World's Smallest 3-D Lattice Boasts Serious Strength

Kristopher Sturgis

February 16, 2016

3 Min Read
World's Smallest 3-D Lattice Boasts Serious Strength

A new 3-D printed lightweight construction materials inspired by the structure of human bones can withstand tremendous pressures.

Kristopher Sturgis

Developed at the Karlsruhe Institute of Technology (KIT), new lattice-based structures can withstand unbelievably high pressures -- approximately 1.2 billion newtons per square inch. This equates to about 12,000 times the pressure of the atmosphere.

It can be used as load-bearing supports in a variety of different materials. The new lattice structures are roughly 10,000 nanometers across -- a size so miniscule you could line up at least 150 of them on the head of a pin.

"We have shown that fairly weak polymeric microlattice structures, which are fabricated by high-resolution 3-D printing, can be transformed into ultra-strong carbon nanolattices by pyrolysis, a heat treatment in vacuum," says Jens Bauer. Bauer is a researcher at KIT and is the lead author of the study creating new lightweight construction materials found in nature.

Bauer says that during pyrolysis the polymer turns into a glassy carbon, shrinking the microlattice structures significantly. The end product is the world's smallest 3-D lattice structures produced to date, an achievement that also provides these tiny structures with unprecedented strength and stability.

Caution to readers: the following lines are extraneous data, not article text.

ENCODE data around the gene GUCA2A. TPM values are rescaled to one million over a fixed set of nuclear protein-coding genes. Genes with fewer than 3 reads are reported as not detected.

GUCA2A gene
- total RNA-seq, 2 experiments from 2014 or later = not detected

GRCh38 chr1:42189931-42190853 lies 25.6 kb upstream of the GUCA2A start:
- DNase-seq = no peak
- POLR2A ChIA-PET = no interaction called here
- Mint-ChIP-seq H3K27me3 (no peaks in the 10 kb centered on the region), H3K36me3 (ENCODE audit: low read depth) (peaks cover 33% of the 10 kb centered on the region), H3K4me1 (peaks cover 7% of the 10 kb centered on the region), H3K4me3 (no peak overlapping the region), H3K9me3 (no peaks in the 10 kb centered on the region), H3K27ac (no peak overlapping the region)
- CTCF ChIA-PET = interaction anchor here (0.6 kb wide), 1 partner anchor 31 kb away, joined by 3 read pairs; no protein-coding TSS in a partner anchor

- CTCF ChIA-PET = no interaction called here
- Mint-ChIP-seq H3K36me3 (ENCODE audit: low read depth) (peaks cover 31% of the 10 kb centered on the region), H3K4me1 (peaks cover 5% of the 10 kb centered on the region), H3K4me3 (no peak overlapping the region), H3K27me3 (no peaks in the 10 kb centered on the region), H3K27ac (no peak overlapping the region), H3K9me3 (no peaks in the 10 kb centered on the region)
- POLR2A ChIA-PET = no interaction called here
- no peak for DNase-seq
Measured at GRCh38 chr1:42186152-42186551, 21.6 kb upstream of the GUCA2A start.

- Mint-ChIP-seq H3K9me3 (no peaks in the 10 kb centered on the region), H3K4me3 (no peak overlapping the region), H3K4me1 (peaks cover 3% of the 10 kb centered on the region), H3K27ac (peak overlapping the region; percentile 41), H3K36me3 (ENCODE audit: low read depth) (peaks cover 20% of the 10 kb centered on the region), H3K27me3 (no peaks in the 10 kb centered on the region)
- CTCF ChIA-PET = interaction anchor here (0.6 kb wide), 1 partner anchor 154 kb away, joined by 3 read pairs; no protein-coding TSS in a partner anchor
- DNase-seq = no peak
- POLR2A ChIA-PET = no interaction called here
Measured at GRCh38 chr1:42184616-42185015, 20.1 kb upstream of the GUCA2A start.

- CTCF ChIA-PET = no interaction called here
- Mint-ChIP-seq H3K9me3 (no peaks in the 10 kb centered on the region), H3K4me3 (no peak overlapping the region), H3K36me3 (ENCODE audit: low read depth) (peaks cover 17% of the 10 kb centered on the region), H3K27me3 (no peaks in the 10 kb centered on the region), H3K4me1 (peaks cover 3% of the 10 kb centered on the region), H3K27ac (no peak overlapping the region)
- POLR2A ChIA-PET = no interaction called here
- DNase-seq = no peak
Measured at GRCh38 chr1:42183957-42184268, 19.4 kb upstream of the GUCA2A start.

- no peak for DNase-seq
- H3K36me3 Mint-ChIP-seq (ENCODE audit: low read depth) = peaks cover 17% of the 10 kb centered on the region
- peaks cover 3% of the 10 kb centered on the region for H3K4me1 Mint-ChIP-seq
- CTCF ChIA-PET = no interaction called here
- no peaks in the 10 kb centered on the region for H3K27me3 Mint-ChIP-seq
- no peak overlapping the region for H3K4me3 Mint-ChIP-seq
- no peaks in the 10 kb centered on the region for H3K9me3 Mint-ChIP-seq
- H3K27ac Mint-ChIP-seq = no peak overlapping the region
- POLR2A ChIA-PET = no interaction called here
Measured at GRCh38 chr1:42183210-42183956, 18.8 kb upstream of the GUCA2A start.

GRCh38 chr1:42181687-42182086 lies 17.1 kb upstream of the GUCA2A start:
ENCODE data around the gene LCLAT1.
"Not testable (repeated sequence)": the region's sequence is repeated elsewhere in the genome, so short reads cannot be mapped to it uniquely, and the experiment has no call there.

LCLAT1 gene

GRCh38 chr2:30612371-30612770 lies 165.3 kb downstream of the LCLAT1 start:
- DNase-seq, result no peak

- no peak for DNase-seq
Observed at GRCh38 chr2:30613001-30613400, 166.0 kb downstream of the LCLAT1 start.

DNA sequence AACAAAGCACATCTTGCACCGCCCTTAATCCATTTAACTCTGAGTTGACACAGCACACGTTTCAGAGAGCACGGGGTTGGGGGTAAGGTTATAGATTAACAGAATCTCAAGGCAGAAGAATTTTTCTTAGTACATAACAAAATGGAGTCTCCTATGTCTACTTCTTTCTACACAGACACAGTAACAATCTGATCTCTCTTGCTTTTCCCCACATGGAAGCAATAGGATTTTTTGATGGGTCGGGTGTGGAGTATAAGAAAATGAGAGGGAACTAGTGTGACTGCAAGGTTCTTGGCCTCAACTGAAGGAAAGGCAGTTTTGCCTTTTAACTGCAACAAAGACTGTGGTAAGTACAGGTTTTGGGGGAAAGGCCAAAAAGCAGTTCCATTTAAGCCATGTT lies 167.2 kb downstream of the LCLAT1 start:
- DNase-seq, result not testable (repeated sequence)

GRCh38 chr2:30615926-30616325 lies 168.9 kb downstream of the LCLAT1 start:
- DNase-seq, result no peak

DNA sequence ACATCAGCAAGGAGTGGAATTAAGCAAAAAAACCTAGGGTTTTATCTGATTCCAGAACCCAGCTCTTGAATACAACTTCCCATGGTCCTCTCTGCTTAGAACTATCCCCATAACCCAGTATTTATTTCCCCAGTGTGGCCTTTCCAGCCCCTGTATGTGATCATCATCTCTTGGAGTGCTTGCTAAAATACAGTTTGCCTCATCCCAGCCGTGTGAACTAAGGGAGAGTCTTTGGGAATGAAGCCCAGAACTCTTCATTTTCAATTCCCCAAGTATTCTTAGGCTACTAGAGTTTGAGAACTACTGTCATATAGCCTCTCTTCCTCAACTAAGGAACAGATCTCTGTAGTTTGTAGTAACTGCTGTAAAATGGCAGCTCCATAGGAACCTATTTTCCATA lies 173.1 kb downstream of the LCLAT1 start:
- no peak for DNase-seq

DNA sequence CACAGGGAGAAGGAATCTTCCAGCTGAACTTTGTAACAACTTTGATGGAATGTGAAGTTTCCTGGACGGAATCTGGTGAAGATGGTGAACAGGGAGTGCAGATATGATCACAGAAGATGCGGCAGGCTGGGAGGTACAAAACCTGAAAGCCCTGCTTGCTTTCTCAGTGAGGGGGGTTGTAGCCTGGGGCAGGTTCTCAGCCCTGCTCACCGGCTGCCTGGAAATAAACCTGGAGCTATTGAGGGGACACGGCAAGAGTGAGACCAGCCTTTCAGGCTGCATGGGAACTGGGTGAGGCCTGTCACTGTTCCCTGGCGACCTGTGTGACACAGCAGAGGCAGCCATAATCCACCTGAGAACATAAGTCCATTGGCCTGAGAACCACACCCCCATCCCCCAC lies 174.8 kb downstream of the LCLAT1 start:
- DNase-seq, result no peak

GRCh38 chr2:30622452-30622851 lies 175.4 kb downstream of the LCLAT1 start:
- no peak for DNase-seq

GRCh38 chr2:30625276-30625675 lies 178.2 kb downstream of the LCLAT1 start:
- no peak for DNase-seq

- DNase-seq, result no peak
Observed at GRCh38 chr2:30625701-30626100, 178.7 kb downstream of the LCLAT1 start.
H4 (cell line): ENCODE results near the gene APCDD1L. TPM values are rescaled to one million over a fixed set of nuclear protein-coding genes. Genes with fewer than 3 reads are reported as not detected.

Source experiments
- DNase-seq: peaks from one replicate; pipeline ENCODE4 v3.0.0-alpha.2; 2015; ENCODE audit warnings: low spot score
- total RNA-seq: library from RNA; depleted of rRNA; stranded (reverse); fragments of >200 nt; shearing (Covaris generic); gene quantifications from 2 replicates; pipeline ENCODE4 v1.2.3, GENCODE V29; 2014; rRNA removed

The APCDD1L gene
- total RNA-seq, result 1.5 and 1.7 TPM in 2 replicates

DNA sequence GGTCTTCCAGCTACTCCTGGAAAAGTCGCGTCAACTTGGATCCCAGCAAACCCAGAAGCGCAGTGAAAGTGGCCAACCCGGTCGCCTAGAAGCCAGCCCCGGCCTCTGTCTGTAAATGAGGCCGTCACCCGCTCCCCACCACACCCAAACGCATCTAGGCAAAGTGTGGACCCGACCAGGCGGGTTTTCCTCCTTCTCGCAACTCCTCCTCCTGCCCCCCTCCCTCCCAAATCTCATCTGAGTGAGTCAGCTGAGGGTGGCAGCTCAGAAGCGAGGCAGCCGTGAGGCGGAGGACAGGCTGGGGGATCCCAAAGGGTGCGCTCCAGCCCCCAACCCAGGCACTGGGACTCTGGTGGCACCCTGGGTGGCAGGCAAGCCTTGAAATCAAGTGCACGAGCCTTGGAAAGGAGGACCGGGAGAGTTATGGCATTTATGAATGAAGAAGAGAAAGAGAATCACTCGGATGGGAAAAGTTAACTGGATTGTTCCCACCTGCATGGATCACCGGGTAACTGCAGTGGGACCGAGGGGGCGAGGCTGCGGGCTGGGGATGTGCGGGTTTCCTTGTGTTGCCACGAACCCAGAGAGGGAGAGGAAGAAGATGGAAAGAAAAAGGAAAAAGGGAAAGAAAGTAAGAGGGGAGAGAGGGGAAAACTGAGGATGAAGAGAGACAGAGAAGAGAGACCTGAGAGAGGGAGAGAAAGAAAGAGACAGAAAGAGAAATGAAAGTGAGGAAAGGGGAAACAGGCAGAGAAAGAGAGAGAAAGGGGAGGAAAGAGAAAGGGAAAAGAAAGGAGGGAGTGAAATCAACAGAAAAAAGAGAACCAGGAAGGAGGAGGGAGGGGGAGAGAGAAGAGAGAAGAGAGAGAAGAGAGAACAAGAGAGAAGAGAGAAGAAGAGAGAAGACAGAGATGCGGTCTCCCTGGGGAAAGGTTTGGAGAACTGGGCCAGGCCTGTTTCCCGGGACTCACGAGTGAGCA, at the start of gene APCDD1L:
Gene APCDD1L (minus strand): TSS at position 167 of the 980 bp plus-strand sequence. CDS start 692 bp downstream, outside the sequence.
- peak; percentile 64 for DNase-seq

"The glassy carbon reaches the fundamental limit of theoretical strength, which is given by the strength of the atomic bonds," Bauer said. "Thus, with the entire structure being as strong as high-strength metals at half the density of water, diamond is the only bulk material which attains notably higher ratios of strength-to-density."

On top of its incredible strength, the lattice was also designed to be highly conductive, enabling it to be useful as an electrode in a range of electrical equipment. Researchers say the structure can even be classified as a type of "metamaterial," a specific kind of material engineered to have properties not found in nature. These unique properties are what could expand the use of the microstructures into a wide range of applications.

"Applications related to optical, electrical, and thermal effects will be of high interest," Bauer says. "Glassy carbon has unique electrical properties, high thermal and chemical resistance, and is also biocompatible. Due to the latter, it may be interesting for micro-implants in the line of micro stents or something similar."

Bauer says that the electrical conductivity component of the microstructures could open up some interesting avenues for various medical applications. He even believes it could potentially be used as an electrode material in batteries. The group also noted that these microstructured materials are often used for insulation, or as shock absorbers. Open-pore materials could even be applied as filters in chemical industry.

For now Bauer says the project remains in the lab state, as he and his colleagues look to explore different applications and upscale production of the structures.

"The future challenge will be to scale-up the process to fabricate larger material volumes for practical use," he says. Once larger material volumes are achieved, these microstructures could be used in a variety of different products and devices. 


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About the Author(s)

Kristopher Sturgis

Kristopher Sturgis is a freelance contributor to MD+DI.

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